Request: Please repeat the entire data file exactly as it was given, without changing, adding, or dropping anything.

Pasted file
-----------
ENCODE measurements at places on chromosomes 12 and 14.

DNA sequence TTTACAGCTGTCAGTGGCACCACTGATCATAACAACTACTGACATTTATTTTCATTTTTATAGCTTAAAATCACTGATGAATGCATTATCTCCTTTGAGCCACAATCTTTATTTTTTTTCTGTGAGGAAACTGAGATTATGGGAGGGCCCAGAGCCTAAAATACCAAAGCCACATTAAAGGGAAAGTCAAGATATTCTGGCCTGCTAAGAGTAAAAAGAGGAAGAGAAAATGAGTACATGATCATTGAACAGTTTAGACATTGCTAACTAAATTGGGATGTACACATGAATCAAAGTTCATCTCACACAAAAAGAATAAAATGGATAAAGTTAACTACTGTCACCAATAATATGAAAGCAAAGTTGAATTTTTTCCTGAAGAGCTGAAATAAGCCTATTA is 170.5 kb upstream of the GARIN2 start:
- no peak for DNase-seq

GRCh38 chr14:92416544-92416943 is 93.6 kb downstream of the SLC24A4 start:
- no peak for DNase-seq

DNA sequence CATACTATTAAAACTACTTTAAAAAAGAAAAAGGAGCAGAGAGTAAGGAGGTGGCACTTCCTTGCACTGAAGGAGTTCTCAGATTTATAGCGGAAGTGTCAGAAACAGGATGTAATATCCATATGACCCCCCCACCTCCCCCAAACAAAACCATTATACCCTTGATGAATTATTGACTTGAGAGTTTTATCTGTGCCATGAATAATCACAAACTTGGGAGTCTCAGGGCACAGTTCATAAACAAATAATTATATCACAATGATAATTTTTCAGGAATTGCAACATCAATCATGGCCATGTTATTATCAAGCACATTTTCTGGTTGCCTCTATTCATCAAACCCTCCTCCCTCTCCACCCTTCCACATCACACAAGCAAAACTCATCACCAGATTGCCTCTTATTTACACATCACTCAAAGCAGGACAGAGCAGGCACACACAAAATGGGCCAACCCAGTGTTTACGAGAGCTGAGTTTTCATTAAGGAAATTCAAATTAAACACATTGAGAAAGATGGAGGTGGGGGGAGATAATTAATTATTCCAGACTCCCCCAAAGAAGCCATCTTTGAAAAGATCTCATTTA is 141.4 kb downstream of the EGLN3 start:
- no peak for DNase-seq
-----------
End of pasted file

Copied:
ENCODE measurements at places on chromosomes 12 and 14.

DNA sequence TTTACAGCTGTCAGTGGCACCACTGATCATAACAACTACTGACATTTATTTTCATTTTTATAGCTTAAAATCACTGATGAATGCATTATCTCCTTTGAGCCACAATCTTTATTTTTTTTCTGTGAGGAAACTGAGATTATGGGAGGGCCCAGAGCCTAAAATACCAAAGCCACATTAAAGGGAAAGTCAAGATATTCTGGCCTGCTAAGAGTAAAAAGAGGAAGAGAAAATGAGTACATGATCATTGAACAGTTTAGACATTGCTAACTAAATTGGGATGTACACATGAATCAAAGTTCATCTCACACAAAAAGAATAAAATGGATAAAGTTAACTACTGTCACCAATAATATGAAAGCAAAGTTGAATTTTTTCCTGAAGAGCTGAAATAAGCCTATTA is 170.5 kb upstream of the GARIN2 start:
- no peak for DNase-seq

GRCh38 chr14:92416544-92416943 is 93.6 kb downstream of the SLC24A4 start:
- no peak for DNase-seq

DNA sequence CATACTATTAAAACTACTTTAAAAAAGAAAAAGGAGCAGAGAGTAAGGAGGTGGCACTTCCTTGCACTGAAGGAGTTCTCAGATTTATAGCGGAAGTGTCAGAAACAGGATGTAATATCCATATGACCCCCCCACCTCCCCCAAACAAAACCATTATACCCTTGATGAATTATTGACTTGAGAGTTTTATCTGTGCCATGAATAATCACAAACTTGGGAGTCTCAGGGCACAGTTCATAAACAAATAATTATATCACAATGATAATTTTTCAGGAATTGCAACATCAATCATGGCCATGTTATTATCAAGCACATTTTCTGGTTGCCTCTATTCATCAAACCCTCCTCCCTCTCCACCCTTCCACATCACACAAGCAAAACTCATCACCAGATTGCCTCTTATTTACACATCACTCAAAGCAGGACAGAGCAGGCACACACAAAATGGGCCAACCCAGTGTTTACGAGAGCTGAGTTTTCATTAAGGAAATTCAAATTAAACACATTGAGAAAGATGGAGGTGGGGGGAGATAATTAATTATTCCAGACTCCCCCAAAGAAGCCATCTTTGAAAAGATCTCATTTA is 141.4 kb downstream of the EGLN3 start:
- no peak for DNase-seq